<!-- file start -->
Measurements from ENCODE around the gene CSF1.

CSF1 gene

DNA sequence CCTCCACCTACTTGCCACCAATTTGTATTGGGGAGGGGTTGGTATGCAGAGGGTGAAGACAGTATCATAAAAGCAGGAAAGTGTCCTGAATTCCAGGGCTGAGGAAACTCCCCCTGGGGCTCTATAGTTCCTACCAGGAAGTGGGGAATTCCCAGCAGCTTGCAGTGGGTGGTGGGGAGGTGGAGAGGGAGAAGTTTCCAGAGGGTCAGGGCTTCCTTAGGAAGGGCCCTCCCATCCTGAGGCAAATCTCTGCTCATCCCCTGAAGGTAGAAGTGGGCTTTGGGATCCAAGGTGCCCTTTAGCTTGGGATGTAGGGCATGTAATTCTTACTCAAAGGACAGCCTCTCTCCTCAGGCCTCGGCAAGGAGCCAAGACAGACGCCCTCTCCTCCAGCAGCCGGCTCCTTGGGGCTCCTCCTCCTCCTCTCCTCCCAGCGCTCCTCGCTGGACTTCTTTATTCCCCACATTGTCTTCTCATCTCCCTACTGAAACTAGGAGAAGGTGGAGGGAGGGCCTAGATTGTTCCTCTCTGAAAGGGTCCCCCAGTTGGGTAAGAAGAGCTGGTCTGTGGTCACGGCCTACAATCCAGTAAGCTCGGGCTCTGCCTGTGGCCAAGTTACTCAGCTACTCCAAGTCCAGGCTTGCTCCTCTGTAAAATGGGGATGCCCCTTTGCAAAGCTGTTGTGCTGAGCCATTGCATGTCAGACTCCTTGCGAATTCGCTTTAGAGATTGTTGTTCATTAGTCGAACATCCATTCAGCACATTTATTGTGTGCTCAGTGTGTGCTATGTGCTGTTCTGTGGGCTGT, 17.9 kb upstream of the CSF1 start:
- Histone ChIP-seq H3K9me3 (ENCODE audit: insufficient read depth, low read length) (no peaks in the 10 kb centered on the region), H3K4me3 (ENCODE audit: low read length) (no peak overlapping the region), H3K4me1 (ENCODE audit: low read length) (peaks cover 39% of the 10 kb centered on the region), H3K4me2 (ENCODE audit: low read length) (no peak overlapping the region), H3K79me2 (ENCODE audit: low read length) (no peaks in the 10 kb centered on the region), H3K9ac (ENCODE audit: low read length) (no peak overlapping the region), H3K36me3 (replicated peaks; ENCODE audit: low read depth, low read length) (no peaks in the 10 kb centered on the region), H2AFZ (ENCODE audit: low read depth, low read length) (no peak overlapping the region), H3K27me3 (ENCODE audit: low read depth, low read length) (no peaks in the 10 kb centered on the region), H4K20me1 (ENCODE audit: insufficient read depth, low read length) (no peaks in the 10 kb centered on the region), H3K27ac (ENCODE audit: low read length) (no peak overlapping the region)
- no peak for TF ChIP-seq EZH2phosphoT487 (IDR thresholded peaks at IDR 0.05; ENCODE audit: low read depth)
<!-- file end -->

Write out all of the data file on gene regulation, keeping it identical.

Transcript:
Measurements from ENCODE around the gene CSF1.

CSF1 gene

DNA sequence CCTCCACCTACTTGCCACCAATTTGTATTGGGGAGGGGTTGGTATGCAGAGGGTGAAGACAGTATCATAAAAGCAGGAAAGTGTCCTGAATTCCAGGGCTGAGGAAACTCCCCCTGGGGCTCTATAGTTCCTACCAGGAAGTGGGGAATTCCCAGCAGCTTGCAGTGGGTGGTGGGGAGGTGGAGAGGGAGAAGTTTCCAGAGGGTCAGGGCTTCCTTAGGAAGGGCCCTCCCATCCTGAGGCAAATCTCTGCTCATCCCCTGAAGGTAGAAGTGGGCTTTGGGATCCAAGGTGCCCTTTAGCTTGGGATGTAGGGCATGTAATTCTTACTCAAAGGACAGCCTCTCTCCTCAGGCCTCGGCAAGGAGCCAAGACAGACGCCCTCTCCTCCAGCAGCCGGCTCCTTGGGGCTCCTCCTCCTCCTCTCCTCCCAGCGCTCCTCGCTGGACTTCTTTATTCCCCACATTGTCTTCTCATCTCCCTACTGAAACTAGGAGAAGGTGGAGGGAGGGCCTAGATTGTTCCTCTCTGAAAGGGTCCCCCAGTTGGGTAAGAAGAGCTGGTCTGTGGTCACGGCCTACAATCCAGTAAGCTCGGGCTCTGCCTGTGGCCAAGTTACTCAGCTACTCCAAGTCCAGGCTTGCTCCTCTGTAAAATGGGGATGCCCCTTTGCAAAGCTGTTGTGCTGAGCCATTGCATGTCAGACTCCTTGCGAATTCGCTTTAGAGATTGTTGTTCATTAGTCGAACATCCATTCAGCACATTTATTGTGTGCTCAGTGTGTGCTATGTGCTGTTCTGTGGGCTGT, 17.9 kb upstream of the CSF1 start:
- Histone ChIP-seq H3K9me3 (ENCODE audit: insufficient read depth, low read length) (no peaks in the 10 kb centered on the region), H3K4me3 (ENCODE audit: low read length) (no peak overlapping the region), H3K4me1 (ENCODE audit: low read length) (peaks cover 39% of the 10 kb centered on the region), H3K4me2 (ENCODE audit: low read length) (no peak overlapping the region), H3K79me2 (ENCODE audit: low read length) (no peaks in the 10 kb centered on the region), H3K9ac (ENCODE audit: low read length) (no peak overlapping the region), H3K36me3 (replicated peaks; ENCODE audit: low read depth, low read length) (no peaks in the 10 kb centered on the region), H2AFZ (ENCODE audit: low read depth, low read length) (no peak overlapping the region), H3K27me3 (ENCODE audit: low read depth, low read length) (no peaks in the 10 kb centered on the region), H4K20me1 (ENCODE audit: insufficient read depth, low read length) (no peaks in the 10 kb centered on the region), H3K27ac (ENCODE audit: low read length) (no peak overlapping the region)
- no peak for TF ChIP-seq EZH2phosphoT487 (IDR thresholded peaks at IDR 0.05; ENCODE audit: low read depth)